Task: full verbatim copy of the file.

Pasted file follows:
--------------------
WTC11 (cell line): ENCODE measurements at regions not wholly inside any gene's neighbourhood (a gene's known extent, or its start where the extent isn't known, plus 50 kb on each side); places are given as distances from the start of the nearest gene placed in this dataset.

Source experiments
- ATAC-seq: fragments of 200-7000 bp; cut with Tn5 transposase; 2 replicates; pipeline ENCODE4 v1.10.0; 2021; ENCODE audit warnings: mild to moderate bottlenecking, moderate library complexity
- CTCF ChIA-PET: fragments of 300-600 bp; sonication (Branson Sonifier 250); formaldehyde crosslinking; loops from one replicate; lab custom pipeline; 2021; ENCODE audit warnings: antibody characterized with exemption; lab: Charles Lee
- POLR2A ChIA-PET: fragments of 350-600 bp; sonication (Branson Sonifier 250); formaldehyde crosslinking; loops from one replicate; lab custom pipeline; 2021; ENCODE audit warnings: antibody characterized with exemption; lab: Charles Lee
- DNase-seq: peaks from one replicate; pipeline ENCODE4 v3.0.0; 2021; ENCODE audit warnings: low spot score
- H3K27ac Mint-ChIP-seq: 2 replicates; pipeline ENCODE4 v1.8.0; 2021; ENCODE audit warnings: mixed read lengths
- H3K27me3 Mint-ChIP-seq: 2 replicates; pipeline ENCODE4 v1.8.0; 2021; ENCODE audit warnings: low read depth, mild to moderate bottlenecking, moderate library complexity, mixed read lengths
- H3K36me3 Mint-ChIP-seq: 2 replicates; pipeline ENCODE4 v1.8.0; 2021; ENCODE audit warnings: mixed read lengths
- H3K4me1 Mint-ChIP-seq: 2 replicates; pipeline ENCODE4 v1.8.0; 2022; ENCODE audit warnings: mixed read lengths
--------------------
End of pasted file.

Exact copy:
WTC11 (cell line): ENCODE measurements at regions not wholly inside any gene's neighbourhood (a gene's known extent, or its start where the extent isn't known, plus 50 kb on each side); places are given as distances from the start of the nearest gene placed in this dataset.

Source experiments
- ATAC-seq: fragments of 200-7000 bp; cut with Tn5 transposase; 2 replicates; pipeline ENCODE4 v1.10.0; 2021; ENCODE audit warnings: mild to moderate bottlenecking, moderate library complexity
- CTCF ChIA-PET: fragments of 300-600 bp; sonication (Branson Sonifier 250); formaldehyde crosslinking; loops from one replicate; lab custom pipeline; 2021; ENCODE audit warnings: antibody characterized with exemption; lab: Charles Lee
- POLR2A ChIA-PET: fragments of 350-600 bp; sonication (Branson Sonifier 250); formaldehyde crosslinking; loops from one replicate; lab custom pipeline; 2021; ENCODE audit warnings: antibody characterized with exemption; lab: Charles Lee
- DNase-seq: peaks from one replicate; pipeline ENCODE4 v3.0.0; 2021; ENCODE audit warnings: low spot score
- H3K27ac Mint-ChIP-seq: 2 replicates; pipeline ENCODE4 v1.8.0; 2021; ENCODE audit warnings: mixed read lengths
- H3K27me3 Mint-ChIP-seq: 2 replicates; pipeline ENCODE4 v1.8.0; 2021; ENCODE audit warnings: low read depth, mild to moderate bottlenecking, moderate library complexity, mixed read lengths
- H3K36me3 Mint-ChIP-seq: 2 replicates; pipeline ENCODE4 v1.8.0; 2021; ENCODE audit warnings: mixed read lengths
- H3K4me1 Mint-ChIP-seq: 2 replicates; pipeline ENCODE4 v1.8.0; 2022; ENCODE audit warnings: mixed read lengths